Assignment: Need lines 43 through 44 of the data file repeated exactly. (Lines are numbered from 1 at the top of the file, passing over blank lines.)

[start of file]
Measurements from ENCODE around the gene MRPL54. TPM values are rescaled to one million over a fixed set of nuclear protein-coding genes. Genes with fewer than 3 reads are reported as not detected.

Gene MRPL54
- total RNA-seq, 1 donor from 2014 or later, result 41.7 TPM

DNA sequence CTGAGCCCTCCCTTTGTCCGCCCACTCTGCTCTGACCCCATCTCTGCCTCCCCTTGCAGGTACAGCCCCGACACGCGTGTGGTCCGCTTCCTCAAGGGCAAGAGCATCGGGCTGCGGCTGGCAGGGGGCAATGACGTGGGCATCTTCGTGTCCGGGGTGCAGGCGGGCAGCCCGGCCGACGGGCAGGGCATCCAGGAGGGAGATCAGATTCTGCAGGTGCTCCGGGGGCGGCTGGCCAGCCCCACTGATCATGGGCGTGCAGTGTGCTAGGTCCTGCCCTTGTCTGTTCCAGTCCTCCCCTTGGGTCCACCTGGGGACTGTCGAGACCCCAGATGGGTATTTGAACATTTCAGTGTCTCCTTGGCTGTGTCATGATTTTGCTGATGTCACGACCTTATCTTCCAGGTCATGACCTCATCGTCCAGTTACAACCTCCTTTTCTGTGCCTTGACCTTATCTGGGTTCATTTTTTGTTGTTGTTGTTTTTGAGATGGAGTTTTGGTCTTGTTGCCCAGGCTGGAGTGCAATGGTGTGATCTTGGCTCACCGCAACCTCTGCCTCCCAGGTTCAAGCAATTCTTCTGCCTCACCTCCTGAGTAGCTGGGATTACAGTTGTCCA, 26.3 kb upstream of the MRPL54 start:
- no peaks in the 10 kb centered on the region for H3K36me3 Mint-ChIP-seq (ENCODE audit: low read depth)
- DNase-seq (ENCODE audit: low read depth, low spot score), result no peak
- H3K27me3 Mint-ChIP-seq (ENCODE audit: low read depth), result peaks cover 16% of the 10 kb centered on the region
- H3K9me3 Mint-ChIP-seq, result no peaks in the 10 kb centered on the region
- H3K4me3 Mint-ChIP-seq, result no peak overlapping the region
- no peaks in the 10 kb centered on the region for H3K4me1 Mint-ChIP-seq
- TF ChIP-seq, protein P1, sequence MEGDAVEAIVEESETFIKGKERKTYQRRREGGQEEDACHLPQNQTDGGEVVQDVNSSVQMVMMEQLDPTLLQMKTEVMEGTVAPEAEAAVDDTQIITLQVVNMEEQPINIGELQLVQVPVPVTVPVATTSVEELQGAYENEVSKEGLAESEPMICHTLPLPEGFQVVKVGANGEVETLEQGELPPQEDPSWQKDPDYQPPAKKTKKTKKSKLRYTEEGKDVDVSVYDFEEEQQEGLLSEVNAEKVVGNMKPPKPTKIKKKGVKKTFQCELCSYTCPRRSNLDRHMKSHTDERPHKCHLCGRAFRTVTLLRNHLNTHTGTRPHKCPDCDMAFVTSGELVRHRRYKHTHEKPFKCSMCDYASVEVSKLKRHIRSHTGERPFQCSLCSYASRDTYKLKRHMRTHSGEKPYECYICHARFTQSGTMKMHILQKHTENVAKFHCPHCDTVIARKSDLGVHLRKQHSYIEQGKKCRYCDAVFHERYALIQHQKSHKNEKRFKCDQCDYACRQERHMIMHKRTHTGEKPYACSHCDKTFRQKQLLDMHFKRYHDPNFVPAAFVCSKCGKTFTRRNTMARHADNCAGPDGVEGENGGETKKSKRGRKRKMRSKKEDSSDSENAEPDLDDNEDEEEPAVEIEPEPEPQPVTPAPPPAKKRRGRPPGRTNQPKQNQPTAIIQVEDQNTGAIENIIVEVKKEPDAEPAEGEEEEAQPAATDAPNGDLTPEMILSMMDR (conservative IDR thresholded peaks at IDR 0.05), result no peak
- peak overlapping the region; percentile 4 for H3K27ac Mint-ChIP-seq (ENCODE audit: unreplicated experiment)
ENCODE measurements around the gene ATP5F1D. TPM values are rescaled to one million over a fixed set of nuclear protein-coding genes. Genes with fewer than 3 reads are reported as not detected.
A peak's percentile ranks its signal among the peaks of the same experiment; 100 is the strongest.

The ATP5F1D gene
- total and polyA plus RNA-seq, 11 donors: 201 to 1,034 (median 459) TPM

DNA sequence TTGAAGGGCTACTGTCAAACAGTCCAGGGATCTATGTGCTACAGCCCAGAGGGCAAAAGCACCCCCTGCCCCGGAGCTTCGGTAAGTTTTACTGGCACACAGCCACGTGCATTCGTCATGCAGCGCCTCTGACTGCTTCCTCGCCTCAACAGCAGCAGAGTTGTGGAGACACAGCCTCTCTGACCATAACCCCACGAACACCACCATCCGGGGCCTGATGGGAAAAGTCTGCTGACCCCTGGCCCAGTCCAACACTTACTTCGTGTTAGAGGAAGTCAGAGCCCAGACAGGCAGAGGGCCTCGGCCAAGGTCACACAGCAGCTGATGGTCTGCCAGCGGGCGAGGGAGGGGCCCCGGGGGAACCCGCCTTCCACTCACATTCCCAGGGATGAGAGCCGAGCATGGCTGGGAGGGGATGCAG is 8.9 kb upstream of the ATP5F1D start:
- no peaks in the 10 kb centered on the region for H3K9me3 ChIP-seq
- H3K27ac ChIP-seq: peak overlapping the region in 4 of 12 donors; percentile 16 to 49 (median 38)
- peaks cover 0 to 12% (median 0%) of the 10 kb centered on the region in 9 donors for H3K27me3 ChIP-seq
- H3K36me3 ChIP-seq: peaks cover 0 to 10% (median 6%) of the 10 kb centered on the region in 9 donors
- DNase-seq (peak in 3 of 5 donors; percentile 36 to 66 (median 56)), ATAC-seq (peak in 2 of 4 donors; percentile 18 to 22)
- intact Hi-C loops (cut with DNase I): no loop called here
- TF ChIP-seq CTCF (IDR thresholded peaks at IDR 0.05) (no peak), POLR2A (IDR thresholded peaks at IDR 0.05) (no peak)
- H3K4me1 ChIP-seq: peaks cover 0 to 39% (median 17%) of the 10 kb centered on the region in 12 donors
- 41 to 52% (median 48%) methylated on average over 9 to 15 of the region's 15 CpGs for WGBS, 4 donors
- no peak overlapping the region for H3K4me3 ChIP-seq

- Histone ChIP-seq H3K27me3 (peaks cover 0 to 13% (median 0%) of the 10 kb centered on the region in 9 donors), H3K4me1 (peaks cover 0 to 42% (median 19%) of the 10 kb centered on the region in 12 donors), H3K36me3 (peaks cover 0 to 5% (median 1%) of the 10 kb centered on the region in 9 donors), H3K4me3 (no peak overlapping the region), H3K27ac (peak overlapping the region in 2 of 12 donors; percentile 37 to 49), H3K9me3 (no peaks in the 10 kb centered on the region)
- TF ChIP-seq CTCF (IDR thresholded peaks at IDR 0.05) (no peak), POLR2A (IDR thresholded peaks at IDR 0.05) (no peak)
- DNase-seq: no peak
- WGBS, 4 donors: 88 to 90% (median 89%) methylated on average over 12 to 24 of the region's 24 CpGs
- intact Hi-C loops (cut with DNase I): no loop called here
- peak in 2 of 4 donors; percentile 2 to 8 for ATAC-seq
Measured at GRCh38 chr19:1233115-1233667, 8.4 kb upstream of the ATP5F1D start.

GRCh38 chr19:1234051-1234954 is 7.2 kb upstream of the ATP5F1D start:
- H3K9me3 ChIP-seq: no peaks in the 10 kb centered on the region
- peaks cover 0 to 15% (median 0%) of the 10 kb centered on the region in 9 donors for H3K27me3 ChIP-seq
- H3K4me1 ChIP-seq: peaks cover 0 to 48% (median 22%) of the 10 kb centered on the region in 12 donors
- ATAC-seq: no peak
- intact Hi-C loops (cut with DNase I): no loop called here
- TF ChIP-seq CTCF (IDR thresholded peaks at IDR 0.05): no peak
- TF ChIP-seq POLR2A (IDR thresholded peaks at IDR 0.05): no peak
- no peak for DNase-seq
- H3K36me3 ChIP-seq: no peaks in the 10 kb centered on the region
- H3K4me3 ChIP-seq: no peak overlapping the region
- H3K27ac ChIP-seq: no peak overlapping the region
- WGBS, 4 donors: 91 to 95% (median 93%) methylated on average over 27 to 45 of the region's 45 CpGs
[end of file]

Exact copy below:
- no peak for DNase-seq
- H3K36me3 ChIP-seq: no peaks in the 10 kb centered on the region